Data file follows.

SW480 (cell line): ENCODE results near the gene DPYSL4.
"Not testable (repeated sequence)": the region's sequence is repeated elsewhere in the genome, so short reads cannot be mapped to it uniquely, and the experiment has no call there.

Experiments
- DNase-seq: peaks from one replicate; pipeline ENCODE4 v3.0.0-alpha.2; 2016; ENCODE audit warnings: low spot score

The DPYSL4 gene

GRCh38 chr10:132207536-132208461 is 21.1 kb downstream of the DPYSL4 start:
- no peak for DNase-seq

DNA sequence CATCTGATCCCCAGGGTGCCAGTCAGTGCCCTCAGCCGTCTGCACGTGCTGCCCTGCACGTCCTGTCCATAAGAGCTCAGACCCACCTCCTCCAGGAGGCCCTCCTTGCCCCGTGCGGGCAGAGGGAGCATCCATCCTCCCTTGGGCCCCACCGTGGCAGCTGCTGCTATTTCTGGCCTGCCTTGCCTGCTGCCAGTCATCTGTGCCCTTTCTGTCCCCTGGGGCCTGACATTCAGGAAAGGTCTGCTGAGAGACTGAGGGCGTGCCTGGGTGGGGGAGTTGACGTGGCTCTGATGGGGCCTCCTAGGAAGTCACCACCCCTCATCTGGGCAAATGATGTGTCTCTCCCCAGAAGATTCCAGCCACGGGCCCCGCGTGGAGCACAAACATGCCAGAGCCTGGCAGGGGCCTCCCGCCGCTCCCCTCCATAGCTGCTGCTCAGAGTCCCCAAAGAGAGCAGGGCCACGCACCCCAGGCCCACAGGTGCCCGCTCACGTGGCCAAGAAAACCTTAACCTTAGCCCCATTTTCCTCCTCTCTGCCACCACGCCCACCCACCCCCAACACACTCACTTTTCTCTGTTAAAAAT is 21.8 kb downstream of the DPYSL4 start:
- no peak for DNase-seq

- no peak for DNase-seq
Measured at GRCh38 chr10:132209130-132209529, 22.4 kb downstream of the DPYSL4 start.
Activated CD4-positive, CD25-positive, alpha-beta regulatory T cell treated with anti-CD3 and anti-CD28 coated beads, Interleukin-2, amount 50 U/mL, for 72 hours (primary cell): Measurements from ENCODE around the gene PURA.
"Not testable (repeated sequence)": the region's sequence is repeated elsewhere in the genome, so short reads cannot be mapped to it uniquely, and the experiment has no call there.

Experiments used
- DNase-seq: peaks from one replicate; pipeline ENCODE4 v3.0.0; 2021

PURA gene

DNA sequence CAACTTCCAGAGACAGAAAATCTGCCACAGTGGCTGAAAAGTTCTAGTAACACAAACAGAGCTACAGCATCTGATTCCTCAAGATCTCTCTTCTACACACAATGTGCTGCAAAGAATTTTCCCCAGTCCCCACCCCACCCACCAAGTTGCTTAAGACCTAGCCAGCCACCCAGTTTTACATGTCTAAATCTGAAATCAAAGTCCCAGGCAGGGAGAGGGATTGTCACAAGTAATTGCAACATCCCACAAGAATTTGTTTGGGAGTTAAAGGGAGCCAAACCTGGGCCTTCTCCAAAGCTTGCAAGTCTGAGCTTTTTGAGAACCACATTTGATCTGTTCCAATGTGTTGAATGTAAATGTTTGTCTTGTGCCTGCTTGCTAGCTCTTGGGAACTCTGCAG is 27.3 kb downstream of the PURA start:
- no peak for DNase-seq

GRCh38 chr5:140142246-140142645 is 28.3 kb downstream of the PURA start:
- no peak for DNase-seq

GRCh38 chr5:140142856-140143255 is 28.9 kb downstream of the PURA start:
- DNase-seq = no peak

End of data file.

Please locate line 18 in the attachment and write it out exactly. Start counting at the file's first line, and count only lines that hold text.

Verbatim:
- no peak for DNase-seq